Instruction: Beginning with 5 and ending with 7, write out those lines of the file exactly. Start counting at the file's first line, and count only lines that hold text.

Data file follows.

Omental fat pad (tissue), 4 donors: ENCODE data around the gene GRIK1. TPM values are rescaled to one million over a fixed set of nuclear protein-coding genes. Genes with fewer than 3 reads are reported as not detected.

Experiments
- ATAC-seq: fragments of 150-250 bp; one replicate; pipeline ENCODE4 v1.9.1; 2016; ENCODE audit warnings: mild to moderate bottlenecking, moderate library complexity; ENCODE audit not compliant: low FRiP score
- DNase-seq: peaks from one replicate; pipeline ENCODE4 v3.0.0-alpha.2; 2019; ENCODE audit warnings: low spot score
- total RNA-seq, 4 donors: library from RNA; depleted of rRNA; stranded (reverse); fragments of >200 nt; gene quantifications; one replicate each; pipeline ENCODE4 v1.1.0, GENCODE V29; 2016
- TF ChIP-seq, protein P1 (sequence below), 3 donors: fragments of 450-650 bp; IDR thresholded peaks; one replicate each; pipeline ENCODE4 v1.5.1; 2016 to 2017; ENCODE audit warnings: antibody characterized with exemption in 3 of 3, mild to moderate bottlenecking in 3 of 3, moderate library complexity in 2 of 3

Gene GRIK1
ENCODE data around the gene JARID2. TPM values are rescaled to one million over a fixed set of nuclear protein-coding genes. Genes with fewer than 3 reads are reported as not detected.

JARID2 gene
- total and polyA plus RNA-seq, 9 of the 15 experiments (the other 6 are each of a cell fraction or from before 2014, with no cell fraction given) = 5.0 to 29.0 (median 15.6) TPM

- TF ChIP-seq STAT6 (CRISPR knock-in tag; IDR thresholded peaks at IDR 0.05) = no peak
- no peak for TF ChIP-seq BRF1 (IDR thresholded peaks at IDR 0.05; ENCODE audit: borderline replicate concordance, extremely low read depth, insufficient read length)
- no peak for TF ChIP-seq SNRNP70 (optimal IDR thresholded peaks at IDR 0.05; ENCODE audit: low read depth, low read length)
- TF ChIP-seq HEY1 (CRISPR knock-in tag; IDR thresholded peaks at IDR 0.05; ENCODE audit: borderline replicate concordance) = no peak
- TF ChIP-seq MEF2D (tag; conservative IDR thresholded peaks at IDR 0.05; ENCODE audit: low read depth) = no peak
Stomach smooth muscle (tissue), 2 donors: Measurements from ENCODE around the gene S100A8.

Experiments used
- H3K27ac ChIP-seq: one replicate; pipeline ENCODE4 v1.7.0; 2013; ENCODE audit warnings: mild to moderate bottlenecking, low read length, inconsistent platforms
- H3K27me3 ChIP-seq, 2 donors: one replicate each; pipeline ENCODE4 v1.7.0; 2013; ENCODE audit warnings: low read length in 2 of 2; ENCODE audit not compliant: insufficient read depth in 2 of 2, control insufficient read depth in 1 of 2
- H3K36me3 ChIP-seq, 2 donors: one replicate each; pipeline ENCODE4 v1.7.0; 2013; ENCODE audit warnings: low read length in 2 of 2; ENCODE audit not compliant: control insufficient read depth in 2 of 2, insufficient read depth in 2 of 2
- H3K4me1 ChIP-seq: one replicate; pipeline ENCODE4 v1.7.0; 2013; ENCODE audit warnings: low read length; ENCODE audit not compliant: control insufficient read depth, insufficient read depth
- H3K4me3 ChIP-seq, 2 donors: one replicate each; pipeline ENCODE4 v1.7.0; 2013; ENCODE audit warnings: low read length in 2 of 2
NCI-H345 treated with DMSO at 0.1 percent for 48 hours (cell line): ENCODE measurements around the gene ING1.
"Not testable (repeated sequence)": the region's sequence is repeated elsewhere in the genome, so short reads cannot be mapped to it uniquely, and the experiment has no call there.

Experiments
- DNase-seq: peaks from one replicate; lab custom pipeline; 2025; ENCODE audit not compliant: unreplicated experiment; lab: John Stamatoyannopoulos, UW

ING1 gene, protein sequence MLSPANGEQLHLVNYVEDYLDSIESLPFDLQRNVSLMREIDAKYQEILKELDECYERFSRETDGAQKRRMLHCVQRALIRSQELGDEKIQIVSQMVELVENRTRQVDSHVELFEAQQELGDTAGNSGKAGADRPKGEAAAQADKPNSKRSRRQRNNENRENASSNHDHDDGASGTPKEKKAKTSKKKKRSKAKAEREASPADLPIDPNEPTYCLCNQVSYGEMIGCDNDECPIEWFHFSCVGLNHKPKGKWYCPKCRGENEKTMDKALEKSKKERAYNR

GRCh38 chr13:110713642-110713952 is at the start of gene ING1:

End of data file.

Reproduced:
- total RNA-seq, 4 donors: library from RNA; depleted of rRNA; stranded (reverse); fragments of >200 nt; gene quantifications; one replicate each; pipeline ENCODE4 v1.1.0, GENCODE V29; 2016
- TF ChIP-seq, protein P1 (sequence below), 3 donors: fragments of 450-650 bp; IDR thresholded peaks; one replicate each; pipeline ENCODE4 v1.5.1; 2016 to 2017; ENCODE audit warnings: antibody characterized with exemption in 3 of 3, mild to moderate bottlenecking in 3 of 3, moderate library complexity in 2 of 3

Gene GRIK1